From 1990 to 1994, the Community Law Centre (now: Dullah Omar Institute) focused its work on shaping a democratic South Africa. Under the leadership of Adv Dullah Omar, the Centre directly influenced the constitutional negotiations with academic research.

The Centre produced many papers, drafted by some of the African National Congress' key negotiators, on topics related to the quest for a constitutional democracy. Some of the papers can be downloaded below.

A Guide to Pre-Trial Consultation in Rape Cases
Samantha Waterhouse, Helene Combrinck and Kathleen Dey
01 Mar, 2002

This Guide is aimed at providing rape survivors with a better understanding of how the criminal justice trial works and what they can expect when giving evidence. This book, a produce of a collaboration between the Community Law Centre and Rape Crisis, sets out Rape Crisis' pre-trial consultation model and contains notes to enable rape counsellors to understand the emotional demands that a trial places on survivors.

The Right of Access to Adequate Housing in Terms of Section 184(3) of the Constitution.
Karrisha Pillay
10 Jun, 1999

The Report analyses the nature of the right of access to adequate housing and the obligations that it imposes on the State. It then makes a summary of and proceeds to analyse information submitted to the SA Human Rights Commission by provinces and local governments on measures taken to realize the right of access to adequate housing. The Report then makes recommendations as to how the annual reports submitted to the Commission as well as the realization of the right of access to adequate housing can be improved upon and strengthened.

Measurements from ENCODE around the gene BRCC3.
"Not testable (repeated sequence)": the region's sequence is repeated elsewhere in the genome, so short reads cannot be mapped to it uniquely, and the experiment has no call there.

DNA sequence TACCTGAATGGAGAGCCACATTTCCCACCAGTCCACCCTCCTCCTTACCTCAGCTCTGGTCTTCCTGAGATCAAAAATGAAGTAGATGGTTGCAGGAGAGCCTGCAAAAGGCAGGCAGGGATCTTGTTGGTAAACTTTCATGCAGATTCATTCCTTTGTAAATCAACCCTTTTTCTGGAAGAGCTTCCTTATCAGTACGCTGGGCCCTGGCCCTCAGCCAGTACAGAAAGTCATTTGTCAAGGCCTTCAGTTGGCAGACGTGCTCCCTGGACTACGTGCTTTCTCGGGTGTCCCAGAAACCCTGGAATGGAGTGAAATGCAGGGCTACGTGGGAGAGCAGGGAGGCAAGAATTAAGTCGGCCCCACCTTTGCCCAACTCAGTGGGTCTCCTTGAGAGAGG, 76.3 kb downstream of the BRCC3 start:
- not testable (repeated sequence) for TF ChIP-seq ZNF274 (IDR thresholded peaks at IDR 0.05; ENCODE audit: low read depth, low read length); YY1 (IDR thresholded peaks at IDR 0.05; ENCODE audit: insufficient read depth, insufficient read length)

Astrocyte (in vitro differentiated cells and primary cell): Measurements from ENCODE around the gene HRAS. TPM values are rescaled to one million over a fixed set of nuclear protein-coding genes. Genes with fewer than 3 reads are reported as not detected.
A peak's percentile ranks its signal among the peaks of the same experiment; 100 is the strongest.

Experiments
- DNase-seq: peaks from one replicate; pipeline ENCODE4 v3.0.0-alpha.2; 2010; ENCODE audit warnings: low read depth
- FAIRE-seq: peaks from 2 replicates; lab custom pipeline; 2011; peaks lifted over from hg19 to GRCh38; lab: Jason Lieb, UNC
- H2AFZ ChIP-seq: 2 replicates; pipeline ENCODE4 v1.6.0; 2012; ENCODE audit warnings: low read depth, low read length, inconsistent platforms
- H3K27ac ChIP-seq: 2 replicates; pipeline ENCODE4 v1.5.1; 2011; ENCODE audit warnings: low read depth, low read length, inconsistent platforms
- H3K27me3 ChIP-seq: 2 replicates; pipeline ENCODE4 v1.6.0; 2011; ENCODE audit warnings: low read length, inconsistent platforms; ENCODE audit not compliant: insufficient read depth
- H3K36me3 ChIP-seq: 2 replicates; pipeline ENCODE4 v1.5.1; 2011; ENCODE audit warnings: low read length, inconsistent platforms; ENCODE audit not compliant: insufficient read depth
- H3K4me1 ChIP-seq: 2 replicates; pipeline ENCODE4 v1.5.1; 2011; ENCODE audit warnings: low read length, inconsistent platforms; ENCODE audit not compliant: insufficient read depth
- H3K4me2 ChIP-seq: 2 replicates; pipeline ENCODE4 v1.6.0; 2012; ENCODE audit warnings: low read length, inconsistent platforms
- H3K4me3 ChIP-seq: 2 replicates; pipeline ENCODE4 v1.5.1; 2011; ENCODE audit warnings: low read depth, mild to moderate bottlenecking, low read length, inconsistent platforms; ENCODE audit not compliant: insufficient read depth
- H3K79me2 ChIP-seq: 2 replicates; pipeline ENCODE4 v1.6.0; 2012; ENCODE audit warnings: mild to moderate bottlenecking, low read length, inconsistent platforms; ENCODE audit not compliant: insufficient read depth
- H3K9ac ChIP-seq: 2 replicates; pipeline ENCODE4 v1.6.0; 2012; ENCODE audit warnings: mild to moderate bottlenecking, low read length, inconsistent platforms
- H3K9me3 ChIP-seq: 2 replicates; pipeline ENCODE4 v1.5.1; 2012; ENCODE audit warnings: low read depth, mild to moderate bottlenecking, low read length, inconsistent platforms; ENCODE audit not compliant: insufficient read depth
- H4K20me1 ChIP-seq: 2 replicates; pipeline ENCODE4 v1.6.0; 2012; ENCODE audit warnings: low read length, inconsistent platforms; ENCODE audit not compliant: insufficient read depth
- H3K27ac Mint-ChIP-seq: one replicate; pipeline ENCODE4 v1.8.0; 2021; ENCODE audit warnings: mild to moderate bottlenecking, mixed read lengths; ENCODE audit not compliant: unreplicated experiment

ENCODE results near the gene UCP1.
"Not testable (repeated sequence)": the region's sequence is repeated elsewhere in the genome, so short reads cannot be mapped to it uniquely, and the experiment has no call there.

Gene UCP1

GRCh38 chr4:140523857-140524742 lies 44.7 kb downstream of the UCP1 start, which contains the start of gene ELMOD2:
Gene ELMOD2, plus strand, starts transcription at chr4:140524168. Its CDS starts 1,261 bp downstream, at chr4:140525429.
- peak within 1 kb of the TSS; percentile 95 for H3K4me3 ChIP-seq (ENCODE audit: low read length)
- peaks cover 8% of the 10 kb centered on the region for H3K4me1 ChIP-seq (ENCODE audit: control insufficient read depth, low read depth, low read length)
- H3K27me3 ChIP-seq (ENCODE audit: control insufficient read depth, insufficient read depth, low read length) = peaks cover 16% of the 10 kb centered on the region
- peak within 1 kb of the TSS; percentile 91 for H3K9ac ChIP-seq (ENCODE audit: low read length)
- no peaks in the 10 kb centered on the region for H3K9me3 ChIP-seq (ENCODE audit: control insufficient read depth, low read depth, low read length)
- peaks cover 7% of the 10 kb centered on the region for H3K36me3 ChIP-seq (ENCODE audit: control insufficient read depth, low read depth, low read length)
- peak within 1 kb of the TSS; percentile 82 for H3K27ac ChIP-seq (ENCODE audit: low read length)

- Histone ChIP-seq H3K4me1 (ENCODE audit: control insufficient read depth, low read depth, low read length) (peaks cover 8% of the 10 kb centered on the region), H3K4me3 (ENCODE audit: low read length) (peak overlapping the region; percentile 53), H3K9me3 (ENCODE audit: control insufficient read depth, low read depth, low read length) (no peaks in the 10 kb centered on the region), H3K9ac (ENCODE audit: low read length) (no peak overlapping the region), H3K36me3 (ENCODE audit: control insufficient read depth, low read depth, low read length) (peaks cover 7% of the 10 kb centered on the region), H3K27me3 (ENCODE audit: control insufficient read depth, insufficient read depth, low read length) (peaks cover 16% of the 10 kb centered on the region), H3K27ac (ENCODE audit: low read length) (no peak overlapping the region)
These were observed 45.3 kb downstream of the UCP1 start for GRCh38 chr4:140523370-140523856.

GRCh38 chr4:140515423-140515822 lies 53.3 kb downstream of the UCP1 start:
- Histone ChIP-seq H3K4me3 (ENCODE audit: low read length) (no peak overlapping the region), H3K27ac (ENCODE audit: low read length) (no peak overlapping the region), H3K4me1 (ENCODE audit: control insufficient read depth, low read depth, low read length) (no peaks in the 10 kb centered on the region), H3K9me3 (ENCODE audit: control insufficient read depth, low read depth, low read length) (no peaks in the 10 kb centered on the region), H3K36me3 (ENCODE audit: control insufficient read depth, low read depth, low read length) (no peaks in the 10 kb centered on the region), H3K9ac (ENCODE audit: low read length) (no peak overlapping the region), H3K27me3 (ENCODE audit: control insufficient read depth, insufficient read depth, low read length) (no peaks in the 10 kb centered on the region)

Towards Making The Right of Access to Health Care Services a Reality.
Community Law Centre
14 Apr, 1998

Although the inclusion of economic and social rights in the South African Constitution is much welcomed, the practical realization of this category of human rights is proving to be a tremendous challenge. This article examines the right of access to health care services and provides some insight into the meaning of the right and the nature of the obligations that it imposes on the state. In doing so, some reference is made to the International Covenant on Economic, Social and Cultural Rights. While the Covenant was ratified by the South African government, the general comments by the Committee on Economic, Social and Cultural Rights provides some useful guidance into certain aspects of health rights.

Gender Policy Considerations.
Community Law Centre
05 Apr, 1998

This submission will focus on certain broad concerns as regards the Gender Policy as well as certain specific issues that are contained within the document. However, it must be noted at the outset that this submission does, by no means provide a comprehensive critique of the Gender Policy Document. Instead, it focuses of certain broad issues that are applicable to the entire policy and are considered to be highly problematic and certain specific issues that are within the expertise of the writer.

Defining Relevant Organs of State In Section 184 (3) of the Constitution.
Karrish Pillay
12 Dec, 1997